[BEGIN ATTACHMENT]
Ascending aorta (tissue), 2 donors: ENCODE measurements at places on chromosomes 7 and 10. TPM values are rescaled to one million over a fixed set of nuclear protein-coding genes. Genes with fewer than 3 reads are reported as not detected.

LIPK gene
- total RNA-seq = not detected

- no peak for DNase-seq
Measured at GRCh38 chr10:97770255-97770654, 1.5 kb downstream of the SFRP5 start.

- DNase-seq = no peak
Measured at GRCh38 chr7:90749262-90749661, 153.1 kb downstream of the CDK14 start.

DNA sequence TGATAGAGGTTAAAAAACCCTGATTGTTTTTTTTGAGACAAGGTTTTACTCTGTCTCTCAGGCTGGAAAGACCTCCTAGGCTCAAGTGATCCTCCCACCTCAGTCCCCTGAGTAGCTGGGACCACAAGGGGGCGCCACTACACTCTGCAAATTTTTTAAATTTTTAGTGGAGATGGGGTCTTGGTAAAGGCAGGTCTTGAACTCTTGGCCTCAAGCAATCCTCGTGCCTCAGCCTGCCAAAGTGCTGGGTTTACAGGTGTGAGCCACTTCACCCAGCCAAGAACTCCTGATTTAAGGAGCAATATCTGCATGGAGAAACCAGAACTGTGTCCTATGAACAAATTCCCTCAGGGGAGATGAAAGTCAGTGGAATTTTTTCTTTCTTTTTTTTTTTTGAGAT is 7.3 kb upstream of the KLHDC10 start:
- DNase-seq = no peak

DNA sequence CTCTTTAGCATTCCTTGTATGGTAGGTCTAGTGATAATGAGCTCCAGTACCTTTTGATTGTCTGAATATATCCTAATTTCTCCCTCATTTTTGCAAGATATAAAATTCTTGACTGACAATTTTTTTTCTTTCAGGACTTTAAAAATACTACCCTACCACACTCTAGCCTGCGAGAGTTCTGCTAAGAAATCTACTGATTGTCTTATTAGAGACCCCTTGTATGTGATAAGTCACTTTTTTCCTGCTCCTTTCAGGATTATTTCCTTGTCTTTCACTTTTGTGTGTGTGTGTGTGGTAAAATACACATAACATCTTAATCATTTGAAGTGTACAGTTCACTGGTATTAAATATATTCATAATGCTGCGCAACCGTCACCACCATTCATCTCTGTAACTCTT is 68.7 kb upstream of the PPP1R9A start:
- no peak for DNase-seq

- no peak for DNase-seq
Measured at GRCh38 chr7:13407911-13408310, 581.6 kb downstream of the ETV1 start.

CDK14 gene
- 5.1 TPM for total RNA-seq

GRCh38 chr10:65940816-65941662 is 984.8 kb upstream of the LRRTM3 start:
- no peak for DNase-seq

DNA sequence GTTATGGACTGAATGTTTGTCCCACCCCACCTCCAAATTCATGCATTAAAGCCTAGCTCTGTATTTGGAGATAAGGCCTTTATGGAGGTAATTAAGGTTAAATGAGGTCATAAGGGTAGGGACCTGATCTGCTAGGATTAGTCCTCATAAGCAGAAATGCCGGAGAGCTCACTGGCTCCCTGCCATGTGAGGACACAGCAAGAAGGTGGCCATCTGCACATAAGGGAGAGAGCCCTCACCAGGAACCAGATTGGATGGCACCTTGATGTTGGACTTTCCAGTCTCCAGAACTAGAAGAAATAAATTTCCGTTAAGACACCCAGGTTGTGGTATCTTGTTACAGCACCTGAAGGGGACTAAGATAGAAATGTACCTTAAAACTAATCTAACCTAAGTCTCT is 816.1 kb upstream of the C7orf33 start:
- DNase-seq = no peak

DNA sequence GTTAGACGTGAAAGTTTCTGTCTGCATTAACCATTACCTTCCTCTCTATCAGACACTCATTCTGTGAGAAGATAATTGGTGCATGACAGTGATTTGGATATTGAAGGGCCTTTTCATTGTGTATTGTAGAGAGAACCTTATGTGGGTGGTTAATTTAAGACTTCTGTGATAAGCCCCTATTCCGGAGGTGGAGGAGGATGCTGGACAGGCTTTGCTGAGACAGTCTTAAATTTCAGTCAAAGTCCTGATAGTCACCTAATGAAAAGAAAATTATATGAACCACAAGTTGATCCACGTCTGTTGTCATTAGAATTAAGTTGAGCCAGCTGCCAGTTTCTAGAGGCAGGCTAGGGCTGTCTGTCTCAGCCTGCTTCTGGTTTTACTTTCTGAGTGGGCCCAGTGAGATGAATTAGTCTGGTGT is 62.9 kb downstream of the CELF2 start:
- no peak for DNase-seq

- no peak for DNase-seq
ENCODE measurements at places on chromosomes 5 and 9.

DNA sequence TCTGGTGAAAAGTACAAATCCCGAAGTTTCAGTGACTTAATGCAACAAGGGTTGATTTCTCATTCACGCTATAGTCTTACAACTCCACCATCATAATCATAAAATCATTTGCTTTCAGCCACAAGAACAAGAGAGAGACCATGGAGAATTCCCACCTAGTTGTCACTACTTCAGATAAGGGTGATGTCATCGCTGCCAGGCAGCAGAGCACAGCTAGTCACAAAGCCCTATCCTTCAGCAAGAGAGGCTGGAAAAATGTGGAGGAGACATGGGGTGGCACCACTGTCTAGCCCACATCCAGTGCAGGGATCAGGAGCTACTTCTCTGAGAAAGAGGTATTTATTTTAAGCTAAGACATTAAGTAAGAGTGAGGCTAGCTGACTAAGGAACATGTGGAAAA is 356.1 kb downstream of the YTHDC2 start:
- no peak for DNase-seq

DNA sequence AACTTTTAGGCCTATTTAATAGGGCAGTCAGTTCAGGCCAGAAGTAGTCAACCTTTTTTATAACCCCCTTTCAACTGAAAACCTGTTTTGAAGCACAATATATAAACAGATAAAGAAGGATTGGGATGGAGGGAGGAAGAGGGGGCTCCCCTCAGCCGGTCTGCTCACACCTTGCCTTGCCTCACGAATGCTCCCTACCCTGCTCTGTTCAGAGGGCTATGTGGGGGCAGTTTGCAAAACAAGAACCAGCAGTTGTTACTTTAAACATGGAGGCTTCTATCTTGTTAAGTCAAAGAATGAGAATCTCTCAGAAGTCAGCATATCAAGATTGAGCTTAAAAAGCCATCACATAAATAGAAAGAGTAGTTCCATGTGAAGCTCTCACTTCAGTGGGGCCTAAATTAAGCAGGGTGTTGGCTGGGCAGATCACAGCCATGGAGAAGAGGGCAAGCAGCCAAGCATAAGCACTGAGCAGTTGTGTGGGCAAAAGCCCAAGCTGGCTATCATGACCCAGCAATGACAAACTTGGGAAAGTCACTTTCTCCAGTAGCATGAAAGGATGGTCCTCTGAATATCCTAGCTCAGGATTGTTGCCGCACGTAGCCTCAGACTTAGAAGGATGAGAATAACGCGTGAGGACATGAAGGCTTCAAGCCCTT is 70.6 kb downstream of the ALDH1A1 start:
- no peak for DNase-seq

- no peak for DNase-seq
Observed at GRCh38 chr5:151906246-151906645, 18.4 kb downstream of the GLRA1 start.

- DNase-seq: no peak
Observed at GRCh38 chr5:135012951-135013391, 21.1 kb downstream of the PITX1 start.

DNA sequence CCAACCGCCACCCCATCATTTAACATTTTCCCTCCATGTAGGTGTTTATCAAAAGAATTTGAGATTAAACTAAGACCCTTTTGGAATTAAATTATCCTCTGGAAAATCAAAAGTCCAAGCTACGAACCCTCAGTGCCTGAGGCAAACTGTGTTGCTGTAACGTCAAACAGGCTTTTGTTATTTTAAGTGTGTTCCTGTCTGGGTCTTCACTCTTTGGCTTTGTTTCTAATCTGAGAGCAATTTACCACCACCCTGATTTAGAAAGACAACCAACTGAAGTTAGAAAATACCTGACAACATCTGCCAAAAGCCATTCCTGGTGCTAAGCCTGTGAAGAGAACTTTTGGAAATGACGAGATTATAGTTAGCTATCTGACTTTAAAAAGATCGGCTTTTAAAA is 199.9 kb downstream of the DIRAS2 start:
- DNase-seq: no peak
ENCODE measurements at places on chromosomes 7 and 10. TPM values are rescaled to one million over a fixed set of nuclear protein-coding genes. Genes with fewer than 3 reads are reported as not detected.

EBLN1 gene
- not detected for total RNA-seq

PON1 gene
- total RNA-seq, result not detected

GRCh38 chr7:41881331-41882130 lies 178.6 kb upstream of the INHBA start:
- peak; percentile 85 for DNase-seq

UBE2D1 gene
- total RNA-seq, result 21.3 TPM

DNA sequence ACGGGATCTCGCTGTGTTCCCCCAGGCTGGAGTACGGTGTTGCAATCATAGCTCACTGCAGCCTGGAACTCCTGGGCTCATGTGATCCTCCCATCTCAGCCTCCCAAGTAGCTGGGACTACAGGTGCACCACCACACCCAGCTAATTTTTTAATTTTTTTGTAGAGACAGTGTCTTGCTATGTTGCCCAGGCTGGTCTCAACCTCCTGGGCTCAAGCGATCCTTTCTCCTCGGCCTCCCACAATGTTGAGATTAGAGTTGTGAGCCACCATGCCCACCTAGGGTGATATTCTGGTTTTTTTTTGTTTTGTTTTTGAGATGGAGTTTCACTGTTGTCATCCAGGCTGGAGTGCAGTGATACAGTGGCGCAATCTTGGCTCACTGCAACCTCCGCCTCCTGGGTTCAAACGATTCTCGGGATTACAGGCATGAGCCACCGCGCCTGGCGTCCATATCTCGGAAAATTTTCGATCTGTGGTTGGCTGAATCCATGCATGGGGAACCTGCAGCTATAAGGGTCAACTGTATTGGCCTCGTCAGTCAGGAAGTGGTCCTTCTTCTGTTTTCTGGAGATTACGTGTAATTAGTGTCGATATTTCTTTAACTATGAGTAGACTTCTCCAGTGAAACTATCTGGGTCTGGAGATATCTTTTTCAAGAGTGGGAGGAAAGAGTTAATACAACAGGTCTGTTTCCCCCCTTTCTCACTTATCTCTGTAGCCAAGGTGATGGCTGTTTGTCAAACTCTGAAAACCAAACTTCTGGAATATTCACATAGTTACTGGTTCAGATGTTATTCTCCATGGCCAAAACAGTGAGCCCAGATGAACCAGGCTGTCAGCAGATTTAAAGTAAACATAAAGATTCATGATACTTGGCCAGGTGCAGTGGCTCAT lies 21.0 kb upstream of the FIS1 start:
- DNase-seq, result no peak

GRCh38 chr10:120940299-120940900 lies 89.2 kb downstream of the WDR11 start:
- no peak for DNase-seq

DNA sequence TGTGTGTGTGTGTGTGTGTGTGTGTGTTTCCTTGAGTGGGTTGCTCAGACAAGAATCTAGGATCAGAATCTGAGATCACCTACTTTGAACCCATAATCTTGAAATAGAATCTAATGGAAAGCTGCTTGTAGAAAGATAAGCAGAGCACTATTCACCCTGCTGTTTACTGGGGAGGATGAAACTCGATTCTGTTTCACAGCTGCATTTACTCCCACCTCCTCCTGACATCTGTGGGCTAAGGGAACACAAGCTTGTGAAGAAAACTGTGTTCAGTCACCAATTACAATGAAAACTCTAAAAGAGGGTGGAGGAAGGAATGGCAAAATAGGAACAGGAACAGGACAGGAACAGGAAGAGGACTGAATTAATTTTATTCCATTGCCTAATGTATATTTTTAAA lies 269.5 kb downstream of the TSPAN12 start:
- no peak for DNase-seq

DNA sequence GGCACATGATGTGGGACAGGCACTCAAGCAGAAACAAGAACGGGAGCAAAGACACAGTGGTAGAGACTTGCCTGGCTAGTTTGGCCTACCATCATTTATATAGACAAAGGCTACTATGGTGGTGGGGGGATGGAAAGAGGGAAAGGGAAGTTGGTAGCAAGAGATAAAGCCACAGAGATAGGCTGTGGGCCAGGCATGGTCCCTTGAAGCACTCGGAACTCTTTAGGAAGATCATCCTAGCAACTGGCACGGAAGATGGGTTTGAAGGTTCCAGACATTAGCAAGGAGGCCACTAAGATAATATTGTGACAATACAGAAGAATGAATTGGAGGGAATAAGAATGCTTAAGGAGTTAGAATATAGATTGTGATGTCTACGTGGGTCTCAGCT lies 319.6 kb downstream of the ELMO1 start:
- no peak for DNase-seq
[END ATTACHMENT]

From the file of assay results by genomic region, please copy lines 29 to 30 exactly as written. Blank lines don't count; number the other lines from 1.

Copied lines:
Observed at GRCh38 chr5:151906246-151906645, 18.4 kb downstream of the GLRA1 start.

- DNase-seq: no peak